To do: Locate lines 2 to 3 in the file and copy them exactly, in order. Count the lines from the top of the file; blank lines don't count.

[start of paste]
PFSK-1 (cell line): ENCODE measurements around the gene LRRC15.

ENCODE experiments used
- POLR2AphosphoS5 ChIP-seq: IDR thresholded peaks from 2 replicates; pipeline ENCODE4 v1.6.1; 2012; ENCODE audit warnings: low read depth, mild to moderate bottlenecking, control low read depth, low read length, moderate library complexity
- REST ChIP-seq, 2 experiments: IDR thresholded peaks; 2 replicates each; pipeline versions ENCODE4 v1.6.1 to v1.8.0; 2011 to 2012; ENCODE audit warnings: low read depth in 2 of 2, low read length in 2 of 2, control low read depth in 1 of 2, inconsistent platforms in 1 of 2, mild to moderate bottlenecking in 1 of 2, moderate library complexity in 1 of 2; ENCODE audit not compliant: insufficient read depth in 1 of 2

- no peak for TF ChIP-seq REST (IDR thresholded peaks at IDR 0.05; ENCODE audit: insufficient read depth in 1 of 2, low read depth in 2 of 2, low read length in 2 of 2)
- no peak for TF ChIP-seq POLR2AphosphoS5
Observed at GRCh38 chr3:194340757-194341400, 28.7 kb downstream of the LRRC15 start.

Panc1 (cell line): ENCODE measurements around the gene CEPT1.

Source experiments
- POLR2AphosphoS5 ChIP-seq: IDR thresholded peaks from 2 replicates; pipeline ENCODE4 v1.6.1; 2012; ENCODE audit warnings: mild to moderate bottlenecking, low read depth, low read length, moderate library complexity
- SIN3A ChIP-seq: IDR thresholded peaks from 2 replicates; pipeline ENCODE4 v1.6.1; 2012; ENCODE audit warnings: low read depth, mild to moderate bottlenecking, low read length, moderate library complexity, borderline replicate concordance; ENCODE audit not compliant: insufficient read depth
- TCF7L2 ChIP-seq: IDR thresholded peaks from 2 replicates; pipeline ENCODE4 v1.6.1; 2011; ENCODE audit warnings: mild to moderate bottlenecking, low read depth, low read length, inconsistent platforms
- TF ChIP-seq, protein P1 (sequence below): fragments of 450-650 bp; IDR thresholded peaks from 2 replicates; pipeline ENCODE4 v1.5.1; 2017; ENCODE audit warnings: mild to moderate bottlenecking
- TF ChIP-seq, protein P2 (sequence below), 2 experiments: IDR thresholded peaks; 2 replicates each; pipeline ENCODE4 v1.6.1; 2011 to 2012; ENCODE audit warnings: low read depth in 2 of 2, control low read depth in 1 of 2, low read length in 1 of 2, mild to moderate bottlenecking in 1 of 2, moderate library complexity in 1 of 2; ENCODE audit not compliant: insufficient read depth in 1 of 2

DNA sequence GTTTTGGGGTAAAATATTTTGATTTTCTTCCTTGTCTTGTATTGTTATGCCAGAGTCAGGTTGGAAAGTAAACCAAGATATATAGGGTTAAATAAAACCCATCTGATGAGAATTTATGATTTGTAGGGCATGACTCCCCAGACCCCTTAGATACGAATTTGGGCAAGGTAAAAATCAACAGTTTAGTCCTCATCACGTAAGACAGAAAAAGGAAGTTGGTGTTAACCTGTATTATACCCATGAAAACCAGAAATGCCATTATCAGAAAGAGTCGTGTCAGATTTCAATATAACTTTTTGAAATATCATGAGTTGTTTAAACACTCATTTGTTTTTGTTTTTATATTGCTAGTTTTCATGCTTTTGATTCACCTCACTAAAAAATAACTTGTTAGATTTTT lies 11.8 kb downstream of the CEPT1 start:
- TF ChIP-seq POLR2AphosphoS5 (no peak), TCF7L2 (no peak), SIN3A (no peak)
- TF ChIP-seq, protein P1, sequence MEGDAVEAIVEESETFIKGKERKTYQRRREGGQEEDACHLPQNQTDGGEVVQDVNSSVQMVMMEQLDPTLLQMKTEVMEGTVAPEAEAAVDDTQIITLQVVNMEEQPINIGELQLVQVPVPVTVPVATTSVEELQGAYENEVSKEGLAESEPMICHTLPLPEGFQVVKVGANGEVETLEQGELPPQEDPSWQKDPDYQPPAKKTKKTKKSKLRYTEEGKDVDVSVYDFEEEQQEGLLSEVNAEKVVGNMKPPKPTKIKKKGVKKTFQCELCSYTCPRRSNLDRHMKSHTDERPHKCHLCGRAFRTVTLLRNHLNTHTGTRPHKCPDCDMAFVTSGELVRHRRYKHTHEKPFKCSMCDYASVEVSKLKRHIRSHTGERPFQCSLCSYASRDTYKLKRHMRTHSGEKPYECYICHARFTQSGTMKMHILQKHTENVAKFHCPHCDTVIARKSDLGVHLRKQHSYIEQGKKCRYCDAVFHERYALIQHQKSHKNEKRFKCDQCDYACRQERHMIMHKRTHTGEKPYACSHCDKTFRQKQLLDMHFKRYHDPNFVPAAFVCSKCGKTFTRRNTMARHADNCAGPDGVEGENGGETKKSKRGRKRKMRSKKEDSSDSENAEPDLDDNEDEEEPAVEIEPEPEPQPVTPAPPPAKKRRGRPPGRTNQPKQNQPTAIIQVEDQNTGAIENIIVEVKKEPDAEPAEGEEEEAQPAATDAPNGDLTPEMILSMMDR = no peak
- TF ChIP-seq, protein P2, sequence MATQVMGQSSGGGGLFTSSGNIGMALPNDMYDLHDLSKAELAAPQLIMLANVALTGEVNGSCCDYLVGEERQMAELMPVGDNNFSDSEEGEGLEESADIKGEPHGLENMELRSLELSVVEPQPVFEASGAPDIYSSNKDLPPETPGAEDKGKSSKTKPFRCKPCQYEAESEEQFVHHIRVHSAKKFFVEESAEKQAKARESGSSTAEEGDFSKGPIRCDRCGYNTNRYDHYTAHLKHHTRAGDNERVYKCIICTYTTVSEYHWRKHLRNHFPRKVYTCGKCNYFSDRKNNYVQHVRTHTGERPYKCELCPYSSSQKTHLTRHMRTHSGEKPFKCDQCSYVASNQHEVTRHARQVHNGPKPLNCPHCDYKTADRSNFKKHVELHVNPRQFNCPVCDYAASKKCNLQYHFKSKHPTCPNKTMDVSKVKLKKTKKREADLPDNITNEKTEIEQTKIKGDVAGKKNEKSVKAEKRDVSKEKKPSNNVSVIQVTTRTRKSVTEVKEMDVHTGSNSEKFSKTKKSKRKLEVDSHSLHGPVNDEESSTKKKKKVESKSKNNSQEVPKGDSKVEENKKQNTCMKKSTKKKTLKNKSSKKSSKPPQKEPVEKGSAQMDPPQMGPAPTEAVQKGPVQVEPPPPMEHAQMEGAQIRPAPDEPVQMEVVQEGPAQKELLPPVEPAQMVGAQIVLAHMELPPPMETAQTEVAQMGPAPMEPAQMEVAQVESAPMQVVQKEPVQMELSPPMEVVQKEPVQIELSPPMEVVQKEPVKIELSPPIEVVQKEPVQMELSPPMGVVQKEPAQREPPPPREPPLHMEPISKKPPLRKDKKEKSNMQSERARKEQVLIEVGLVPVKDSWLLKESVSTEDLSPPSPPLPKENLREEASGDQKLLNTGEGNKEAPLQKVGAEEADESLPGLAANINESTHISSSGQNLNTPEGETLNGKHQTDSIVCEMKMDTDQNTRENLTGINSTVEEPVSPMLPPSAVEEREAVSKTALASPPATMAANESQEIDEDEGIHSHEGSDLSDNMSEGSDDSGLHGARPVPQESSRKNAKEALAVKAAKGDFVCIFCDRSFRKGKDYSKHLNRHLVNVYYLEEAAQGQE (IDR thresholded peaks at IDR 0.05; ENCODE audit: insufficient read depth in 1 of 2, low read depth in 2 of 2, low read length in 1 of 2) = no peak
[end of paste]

ENCODE experiments used
- POLR2AphosphoS5 ChIP-seq: IDR thresholded peaks from 2 replicates; pipeline ENCODE4 v1.6.1; 2012; ENCODE audit warnings: low read depth, mild to moderate bottlenecking, control low read depth, low read length, moderate library complexity